A South African trapped inside his hotel room in Turkey has described to TimesLive the panic in the streets of Turkey as a military coup happened right in front of his eyes.
Speaking from his hotel room, with gunshots raging in the background, Thabo Kgomommu says he was out at dinner with a Unesco delegation when locals told them to return to their hotel.
“The streets were quiet and suddenly there were police and gunshots and planes flying on top of us. It was very scary.”
Kgomommu, who says he is there as part of Unesco meetings taking place in Istanbul, explained how he fled to his hotel room.
“The roads was barricaded and there were police everywhere. But now it’s empty. We’re in the hotel by ourselves and there are no police or security. We haven’t heard anything from anyone. I just hope this is sorted out peacefully. It’s so dark that you can see the bullets flying around,” he said.
Kgomommu says he is in Turkey with six other South Africans.
Elements of the Turkish military announced they had seized control of the country in a military coup on Saturday, sparking bloody clashes in Istanbul and Ankara.
An AFP photographer saw troops open fire on people gathered near one of the Bosphorus bridges in Istanbul and state-run news agency Anadolu reported that the parliament in Ankara has been bombed.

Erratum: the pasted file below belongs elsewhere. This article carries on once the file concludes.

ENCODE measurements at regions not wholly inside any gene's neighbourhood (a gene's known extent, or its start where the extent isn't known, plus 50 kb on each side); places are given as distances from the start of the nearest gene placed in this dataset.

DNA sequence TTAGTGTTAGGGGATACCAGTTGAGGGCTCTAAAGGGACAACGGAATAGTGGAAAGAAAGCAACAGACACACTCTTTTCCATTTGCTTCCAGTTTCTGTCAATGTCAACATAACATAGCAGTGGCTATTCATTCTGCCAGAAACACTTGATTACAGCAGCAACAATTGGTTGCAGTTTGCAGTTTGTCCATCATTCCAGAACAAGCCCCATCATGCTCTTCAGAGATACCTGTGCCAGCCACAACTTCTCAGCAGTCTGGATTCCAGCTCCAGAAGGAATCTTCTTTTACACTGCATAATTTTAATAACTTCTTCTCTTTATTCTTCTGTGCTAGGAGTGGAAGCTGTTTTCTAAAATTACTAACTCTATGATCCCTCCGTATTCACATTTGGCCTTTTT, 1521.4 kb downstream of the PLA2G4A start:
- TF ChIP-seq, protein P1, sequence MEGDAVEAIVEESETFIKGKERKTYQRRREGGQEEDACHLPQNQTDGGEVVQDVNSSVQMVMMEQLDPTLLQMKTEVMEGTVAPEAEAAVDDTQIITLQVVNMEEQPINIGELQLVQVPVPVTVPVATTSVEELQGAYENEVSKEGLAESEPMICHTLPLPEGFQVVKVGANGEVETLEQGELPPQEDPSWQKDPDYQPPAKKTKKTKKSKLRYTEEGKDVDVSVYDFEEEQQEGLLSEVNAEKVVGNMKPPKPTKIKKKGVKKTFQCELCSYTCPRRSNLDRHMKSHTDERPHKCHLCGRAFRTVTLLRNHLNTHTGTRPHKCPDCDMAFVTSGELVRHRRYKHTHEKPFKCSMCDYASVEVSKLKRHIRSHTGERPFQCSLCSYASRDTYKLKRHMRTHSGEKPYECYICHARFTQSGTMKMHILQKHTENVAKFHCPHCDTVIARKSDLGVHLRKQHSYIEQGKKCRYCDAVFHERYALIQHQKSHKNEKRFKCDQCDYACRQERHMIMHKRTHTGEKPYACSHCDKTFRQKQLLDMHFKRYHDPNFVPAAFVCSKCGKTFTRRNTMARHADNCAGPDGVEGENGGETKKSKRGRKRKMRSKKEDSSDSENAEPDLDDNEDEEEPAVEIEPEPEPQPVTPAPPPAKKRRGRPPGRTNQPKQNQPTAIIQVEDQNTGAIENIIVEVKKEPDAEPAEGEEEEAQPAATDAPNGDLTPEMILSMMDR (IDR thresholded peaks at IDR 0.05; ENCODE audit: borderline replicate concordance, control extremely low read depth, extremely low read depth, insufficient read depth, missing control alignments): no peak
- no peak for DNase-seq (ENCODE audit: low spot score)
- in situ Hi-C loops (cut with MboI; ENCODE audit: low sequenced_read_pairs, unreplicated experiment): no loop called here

@DannyGoulkan posted this video, tweeting: “We are helplessly listening to the gunfire from underneath our beds and hotel balcony”
Earlier in the night, a shaken President Recep Tayyip Erdogan appeared on television from an unknown location insisting he was still in power and vowing the putschists would pay a “very heavy price”.
“I certainly believe that coup plotters will not succeed,” he said, speaking on a mobile phone via FaceTime.
There was global alarm at the rapidly developing situation, as a presidential source said an F-16 fighter jet had shot down a helicopter hijacked by coup plotters.
State broadcaster TRT said the military had declared martial law and a curfew, in a statement signed by a group calling itself the “Council for Peace in the Homeland”.
“The power in the country has been seized in its entirety,” the statement said.
It said the coup had been launched “to ensure and restore constitutional order, democracy, human rights and freedoms and let the supremacy of the law in the country prevail, to restore order which was disrupted”.
It was not yet clear whether the attempted takeover had been backed with the widespread support of the military, or just a few rogue elements within it.
– additional reporting by AFP